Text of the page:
The supplier (e.g., a Government agency, commercial or private organization, or an individual) delivers the replacement property to one of your organizational units and removes the property being replaced from that same organizational unit.
The supplier delivers the replacement property to one of your organizational units and removes the property being replaced from a different organizational unit.
§102-39.65—What are the sales methods?
You must use the methods, terms, and conditions of sale, and the forms prescribed in part 102-38 of this title, in the sale of property being replaced, except for the provisions of §§102-38.100 through 102-38.115 of this title regarding negotiated sales. Section 3709, Revised Statutes (41 U.S.C. 5), specifies the following conditions under which property being replaced can be sold by negotiation, subject to obtaining such competition as is feasible:
The reasonable value involved in the contract does not exceed $500; or
Otherwise authorized by law.
You may sell property being replaced by negotiation at fixed prices in accordance with the provisions of §§102-38.120 and 102-38.125 of this title.
§102-39.70—What are the accounting requirements for the proceeds of sale?
You must account for sales proceeds in accordance with the general finance and accounting rules applicable to you. Except as otherwise directed by law, all proceeds from the sale of personal property under this part will be available during the fiscal year in which the property was sold and for one fiscal year thereafter for obligation for the purchase of replacement property. Any sales proceeds not applied to replacement purchases during this time must be deposited in the United States Treasury as miscellaneous receipts.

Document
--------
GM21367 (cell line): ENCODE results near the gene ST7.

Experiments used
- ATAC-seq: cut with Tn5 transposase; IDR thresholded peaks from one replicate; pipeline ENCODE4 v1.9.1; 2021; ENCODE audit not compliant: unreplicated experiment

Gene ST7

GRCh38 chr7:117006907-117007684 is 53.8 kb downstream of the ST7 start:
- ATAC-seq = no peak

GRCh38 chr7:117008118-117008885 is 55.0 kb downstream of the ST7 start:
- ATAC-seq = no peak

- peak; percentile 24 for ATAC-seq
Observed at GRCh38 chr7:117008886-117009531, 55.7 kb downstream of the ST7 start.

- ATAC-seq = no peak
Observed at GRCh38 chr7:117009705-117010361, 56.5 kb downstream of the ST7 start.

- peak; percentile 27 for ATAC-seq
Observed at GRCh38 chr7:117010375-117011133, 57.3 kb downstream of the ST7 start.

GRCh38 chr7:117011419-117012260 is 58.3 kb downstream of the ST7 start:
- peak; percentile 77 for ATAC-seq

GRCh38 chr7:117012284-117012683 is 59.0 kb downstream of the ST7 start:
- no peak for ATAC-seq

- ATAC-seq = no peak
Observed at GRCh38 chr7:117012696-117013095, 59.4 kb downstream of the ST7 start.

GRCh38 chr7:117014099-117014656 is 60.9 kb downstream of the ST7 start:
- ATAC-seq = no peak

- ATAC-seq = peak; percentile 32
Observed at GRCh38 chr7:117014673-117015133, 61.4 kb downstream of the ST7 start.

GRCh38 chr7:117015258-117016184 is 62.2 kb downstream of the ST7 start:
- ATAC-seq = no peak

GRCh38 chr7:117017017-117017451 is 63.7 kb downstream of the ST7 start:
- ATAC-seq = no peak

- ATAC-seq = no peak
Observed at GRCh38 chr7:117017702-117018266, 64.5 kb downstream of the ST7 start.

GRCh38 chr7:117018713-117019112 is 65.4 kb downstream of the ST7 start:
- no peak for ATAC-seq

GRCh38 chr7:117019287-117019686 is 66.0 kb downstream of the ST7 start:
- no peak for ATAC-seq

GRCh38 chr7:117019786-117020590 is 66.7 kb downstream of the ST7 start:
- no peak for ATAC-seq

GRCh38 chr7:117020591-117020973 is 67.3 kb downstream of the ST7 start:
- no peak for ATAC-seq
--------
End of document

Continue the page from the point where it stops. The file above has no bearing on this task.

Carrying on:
§102-39.75—What information am I required to report?
You must submit, within 90 calendar days after the close of each fiscal year, a summary report in a format of your choice on the exchange/sale transactions made under this part during the fiscal year (except for transactions involving books and periodicals in your libraries). The report must include:
A list by Federal Supply Classification Group of property sold under this part showing the:
Number of items sold;
Acquisition cost; and
A list by Federal Supply Classification Group of property exchanged under this part showing the:
Number of items exchanged;
Acquisition cost; and
Submit your report electronically or by mail to the General Services Administration, Office of Travel, Transportation and Asset Management (MT), 1800 F Street, NW., Washington, DC 20405.
Report control number: 1528-GSA-AN.
If you make no transactions under this part during a fiscal year, you must submit a report stating that no transactions occurred.